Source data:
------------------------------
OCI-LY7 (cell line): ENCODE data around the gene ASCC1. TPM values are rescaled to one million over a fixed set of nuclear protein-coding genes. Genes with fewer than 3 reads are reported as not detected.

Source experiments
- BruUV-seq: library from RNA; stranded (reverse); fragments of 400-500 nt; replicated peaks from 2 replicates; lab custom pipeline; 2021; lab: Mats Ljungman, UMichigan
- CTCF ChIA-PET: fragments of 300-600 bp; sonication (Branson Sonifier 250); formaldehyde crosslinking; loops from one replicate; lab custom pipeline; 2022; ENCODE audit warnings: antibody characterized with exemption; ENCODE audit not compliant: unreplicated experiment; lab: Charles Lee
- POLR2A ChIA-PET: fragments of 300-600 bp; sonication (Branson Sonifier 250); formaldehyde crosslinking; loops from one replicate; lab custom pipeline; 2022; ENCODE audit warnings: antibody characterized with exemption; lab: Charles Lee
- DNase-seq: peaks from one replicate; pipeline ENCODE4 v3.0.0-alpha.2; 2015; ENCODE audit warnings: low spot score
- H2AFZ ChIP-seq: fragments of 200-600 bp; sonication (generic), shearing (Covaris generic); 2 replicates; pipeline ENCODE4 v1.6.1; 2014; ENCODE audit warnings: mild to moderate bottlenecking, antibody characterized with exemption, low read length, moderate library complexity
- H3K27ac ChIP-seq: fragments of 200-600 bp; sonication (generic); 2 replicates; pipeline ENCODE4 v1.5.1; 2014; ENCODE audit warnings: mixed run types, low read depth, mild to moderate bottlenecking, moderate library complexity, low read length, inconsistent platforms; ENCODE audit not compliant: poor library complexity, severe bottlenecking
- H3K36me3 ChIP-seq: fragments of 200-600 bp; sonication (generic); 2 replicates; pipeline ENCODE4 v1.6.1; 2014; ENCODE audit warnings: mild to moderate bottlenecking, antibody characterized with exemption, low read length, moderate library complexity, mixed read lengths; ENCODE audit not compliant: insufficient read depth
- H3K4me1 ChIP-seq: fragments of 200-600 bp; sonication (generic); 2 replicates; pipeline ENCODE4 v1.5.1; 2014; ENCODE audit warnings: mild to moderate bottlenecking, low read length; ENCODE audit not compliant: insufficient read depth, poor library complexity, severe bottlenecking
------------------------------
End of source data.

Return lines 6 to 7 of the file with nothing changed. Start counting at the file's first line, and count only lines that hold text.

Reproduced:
- DNase-seq: peaks from one replicate; pipeline ENCODE4 v3.0.0-alpha.2; 2015; ENCODE audit warnings: low spot score
- H2AFZ ChIP-seq: fragments of 200-600 bp; sonication (generic), shearing (Covaris generic); 2 replicates; pipeline ENCODE4 v1.6.1; 2014; ENCODE audit warnings: mild to moderate bottlenecking, antibody characterized with exemption, low read length, moderate library complexity